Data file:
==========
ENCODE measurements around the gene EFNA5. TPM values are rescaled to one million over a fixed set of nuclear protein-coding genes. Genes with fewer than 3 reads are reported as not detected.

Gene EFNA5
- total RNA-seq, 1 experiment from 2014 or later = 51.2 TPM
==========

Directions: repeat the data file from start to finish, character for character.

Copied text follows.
ENCODE measurements around the gene EFNA5. TPM values are rescaled to one million over a fixed set of nuclear protein-coding genes. Genes with fewer than 3 reads are reported as not detected.

Gene EFNA5
- total RNA-seq, 1 experiment from 2014 or later = 51.2 TPM